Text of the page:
And now comes very important part: you need to understand optical illusions (I have some posts about Prints and optical illusions, but subject is much wider than that, I know some good sources in Russian explaining how lines created by clothes and textures are changing the perceived shape, but not in English, sorry, that I can’t provide good links here, may be I will write some posts later, but meanwhile you can google optical illusions and apply to clothes illusions which are about lines, angles and perceived size).

Most of advise about dressing body types is based on using optical illusions and trying  to create an illusion of more slim, tall and proportional body which is somewhere in between rectangle and hourglass more close to the last**. So if you know optical illusions you can create not that standard ideal body, but you can to a certain point control the impression your body creates and make it more close to what you want, and not to what is considered beautiful by mass media right now.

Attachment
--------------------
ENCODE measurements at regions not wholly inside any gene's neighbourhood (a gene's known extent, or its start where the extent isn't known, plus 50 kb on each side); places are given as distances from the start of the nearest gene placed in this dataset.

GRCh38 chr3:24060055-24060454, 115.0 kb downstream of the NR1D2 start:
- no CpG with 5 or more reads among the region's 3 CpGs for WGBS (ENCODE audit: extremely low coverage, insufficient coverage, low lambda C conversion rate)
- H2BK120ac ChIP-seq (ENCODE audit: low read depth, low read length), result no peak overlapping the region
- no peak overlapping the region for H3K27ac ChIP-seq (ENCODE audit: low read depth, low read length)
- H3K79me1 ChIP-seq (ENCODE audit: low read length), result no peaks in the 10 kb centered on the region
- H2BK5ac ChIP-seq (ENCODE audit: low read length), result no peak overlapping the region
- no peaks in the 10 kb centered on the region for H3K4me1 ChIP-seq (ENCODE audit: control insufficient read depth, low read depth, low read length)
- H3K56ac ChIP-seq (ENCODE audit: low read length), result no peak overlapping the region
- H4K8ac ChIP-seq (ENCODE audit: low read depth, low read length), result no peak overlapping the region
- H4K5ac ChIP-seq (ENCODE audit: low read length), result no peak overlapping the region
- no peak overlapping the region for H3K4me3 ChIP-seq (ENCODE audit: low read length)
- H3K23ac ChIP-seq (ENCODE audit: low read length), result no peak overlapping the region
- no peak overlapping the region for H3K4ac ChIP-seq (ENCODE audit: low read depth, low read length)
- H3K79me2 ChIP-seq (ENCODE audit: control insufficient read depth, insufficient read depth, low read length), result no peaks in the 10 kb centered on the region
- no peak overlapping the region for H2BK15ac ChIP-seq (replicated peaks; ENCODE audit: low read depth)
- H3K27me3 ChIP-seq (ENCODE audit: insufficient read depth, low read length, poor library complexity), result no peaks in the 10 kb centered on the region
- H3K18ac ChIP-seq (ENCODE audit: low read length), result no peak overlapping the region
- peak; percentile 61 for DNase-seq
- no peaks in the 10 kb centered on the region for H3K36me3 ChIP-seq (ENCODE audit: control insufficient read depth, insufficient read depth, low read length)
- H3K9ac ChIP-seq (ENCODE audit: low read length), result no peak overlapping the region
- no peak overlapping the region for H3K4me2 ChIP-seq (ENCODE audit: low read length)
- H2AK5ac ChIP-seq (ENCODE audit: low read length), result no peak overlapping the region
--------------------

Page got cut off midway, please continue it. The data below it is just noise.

But overall shape of your body is only a part of the impression you create, colors have at least the same importance. And personal style is more important than lines and color combined.


 

* Those are considered to be universal harmony and AFAIK can be traced back to Leonardo da Vinci drawings

**If it’s what you want then you can save a lot of time using Google to get instructions how to get closer, but you will be missing a lot of fun.